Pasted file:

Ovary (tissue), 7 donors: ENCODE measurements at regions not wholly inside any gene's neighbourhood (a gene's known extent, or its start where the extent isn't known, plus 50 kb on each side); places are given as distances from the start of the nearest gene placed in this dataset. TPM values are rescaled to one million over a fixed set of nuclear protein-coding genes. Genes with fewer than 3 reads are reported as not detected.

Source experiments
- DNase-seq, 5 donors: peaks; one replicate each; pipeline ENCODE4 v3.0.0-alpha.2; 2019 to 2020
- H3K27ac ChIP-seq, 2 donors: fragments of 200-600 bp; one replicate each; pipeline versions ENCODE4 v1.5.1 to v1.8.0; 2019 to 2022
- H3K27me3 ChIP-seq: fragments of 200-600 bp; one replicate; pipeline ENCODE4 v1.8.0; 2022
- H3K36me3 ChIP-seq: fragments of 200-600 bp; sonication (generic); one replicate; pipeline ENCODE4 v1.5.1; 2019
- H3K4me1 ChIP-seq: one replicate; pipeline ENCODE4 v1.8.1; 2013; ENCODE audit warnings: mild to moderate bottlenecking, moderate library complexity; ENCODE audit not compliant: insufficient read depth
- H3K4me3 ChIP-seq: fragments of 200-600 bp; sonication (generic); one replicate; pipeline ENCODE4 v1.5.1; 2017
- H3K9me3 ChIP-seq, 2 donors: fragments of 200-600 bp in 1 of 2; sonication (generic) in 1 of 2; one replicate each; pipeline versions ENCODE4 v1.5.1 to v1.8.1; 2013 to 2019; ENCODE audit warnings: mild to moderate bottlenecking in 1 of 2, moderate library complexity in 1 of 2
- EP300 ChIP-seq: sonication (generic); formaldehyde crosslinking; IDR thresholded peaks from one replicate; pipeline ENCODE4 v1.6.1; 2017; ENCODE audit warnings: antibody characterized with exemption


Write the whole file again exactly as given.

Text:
Ovary (tissue), 7 donors: ENCODE measurements at regions not wholly inside any gene's neighbourhood (a gene's known extent, or its start where the extent isn't known, plus 50 kb on each side); places are given as distances from the start of the nearest gene placed in this dataset. TPM values are rescaled to one million over a fixed set of nuclear protein-coding genes. Genes with fewer than 3 reads are reported as not detected.

Source experiments
- DNase-seq, 5 donors: peaks; one replicate each; pipeline ENCODE4 v3.0.0-alpha.2; 2019 to 2020
- H3K27ac ChIP-seq, 2 donors: fragments of 200-600 bp; one replicate each; pipeline versions ENCODE4 v1.5.1 to v1.8.0; 2019 to 2022
- H3K27me3 ChIP-seq: fragments of 200-600 bp; one replicate; pipeline ENCODE4 v1.8.0; 2022
- H3K36me3 ChIP-seq: fragments of 200-600 bp; sonication (generic); one replicate; pipeline ENCODE4 v1.5.1; 2019
- H3K4me1 ChIP-seq: one replicate; pipeline ENCODE4 v1.8.1; 2013; ENCODE audit warnings: mild to moderate bottlenecking, moderate library complexity; ENCODE audit not compliant: insufficient read depth
- H3K4me3 ChIP-seq: fragments of 200-600 bp; sonication (generic); one replicate; pipeline ENCODE4 v1.5.1; 2017
- H3K9me3 ChIP-seq, 2 donors: fragments of 200-600 bp in 1 of 2; sonication (generic) in 1 of 2; one replicate each; pipeline versions ENCODE4 v1.5.1 to v1.8.1; 2013 to 2019; ENCODE audit warnings: mild to moderate bottlenecking in 1 of 2, moderate library complexity in 1 of 2
- EP300 ChIP-seq: sonication (generic); formaldehyde crosslinking; IDR thresholded peaks from one replicate; pipeline ENCODE4 v1.6.1; 2017; ENCODE audit warnings: antibody characterized with exemption